On Reacting to Profanity
by Greg Linscott
The Drudge Report links to a story on the growing use of profanity here in the US. While this is not surprising to any of us who spend any time at all in the world, I did find this excerpt intriguing-
At the community college where Cormack studies journalism, students will occasionally inject foul language into classroom discussions. Irene Kramer, a grandmother in Scranton, Pa., gets her ears singed when passing by the high school near her home.
“”What we hear, it’s gross,” says Kramer, 67. “I tell them, ‘I have a dictionary and a Roget’s Thesaurus, and I don’t see any of those words in there!’ I don’t understand why these parents allow it.”
For Kramer, a major culprit is television. “Do I have to be insulted right there in my own home?” she asks. “I’m not going to pay $54 a month for cable and listen to that garbage.” And yet she feels it’s not a lost cause. “If people say ‘Look, I don’t want you talking that way,’ if they demand it, it’s going to have to change.”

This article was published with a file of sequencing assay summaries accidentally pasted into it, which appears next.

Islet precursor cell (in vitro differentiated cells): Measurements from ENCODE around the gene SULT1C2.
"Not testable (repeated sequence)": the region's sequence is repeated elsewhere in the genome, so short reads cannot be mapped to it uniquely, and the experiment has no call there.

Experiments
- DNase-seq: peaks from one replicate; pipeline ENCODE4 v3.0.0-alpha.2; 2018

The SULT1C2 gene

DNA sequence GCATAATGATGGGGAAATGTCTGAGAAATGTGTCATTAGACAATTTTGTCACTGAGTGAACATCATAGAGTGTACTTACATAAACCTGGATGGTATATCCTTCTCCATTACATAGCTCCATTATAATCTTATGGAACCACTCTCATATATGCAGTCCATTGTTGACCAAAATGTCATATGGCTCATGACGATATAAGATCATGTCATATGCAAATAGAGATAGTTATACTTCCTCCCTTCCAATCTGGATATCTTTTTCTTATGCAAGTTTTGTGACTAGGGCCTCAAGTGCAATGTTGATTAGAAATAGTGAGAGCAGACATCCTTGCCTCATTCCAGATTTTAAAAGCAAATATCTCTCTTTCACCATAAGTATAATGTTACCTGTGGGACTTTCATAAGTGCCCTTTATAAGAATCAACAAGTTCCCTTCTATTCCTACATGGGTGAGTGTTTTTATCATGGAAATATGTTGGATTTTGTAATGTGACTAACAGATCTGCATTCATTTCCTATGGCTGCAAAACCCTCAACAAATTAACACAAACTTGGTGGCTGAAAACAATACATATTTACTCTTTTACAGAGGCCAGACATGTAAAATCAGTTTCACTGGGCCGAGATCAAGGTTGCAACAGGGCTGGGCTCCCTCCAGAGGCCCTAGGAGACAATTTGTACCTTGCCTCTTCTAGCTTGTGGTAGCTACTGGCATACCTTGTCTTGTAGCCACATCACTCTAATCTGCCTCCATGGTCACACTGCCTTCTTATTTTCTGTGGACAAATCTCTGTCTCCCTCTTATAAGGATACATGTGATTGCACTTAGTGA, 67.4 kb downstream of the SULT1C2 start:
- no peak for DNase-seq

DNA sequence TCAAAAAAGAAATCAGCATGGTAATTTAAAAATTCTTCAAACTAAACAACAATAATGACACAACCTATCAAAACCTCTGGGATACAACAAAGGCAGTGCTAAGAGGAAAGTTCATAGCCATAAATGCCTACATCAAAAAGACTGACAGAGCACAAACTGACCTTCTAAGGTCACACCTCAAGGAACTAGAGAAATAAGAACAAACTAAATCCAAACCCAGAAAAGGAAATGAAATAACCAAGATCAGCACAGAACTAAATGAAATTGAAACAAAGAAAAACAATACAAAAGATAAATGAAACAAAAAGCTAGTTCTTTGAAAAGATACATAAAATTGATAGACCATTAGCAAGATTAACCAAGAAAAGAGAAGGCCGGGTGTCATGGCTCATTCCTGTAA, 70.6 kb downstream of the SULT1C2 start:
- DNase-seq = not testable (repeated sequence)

In that battle, Kramer has a willing comrade: Judith Martin, who writes the syndicated Miss Manners column.
“Is it inevitable?” Martin asked in a recent interview. “Well, if it were inevitable I wouldn’t be doing my job.” The problem, she says, is that people who are offended aren’t speaking up about it.
“Everybody is pretending they aren’t shocked,” Martin says, “and gradually people WON’T be shocked. And then those who want to be offensive will find another way.”
How should Christians respond when confronted with profanity in everyday life? On one hand, we can’t expect everyone to conduct themselves as a Christian would. On the other hand, as evidenced in these quotes, a certain segment of the world, anyway, sees the need for personal consideration and the display of public decorum.
Should a Christian take the time to correct someone using a vulgarity or profane use of the name of our Lord- or, at the very least, let them know when they are offended or bothered by it?